Ottawa confirms $587M deal to build navy supply ship in Quebec

Source: Times Colonist / The Canadian Press
Date: November 30, 2015

LEVIS, Que. — After putting the project on hold, the federal government said Monday the Chantier Davie Shipyard in Quebec will be granted the sole-source contract to provide a temporary supply ship for the navy.

The decision in favour of Davie is a blow to the west coast because it shuts out Victoria Shipyards and its workers. “We are disappointed by the Government of Canada’s decision, yet we certainly understand the Royal Canadian Navy’s need to find an interim solution for its fleet oilers,” said Jonathan Whitworth, CEO of North Vancouver-based Seaspan ULC, which owns Victoria Shipyard.

“Although Seaspan was prepared to offer an interim (auxiliary oiler replenishment) capability solution at our Victoria Shipyards, we are pleased to hear that Canada has reaffirmed its commitment to building the Joint Support Ship [non-combat ships] program at Vancouver Shipyard,” he said.

Last week, Whitworth had called for a competitive process, as did Irving Shipbuilding, of Halifax.

Victoria Shipyards and a workforce of 200 are available in summer 2016 to complete the project, at a lower cost and with a faster delivery, Whitworth said.

Seaspan is working with the Canadian Coast Guard to build the first of its new vessels, the offshore fisheries science vessel, he said. Construction is “well-underway” at Vancouver Shipyard. The company is manufacturing 15 of 37 blocks for the vessel, Whitworth said.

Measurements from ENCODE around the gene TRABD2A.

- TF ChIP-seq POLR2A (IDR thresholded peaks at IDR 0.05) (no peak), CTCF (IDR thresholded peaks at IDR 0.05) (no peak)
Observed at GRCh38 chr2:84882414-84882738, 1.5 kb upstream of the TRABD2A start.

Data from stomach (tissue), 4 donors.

Meanwhile, Scott Dewis, CEO of RaceRocks 3D in Victoria, is “delighted,” with the federal decision. That firm will be working for Davie. “RaceRocks and its partner Modest Tree from Nova Scotia now have an amazing opportunity to develop a first in class platform to showcase training systems that align with the Future Naval Training System Strategy,” Dewis said.

Procurement Minister Judy Foote said the contract, which is valued at up to $587 million, will be given to Davie to upgrade a civilian tanker to act as a military replenishment ship.

“After amassing the facts and carefully deliberating, the Government of Canada determined that proceeding with [Davie] is the most viable course of action to provide the navy’s [temporary] at-sea oil replenishment capacity,” she said in a statement.

The Conservative government had arranged for Davie to retrofit the ship through a sole-source process rather than a competitive one after it was forced to retire the navy’s two, 45-year-old replenishment vessels. At the time the Harper government’s move was unprecedented.

Documents obtained by The Canadian Press revealed a line was added to contracting regulations giving cabinet authority to award a deal to a single company if there are urgent “operational reasons” and it fulfils an interim requirement.


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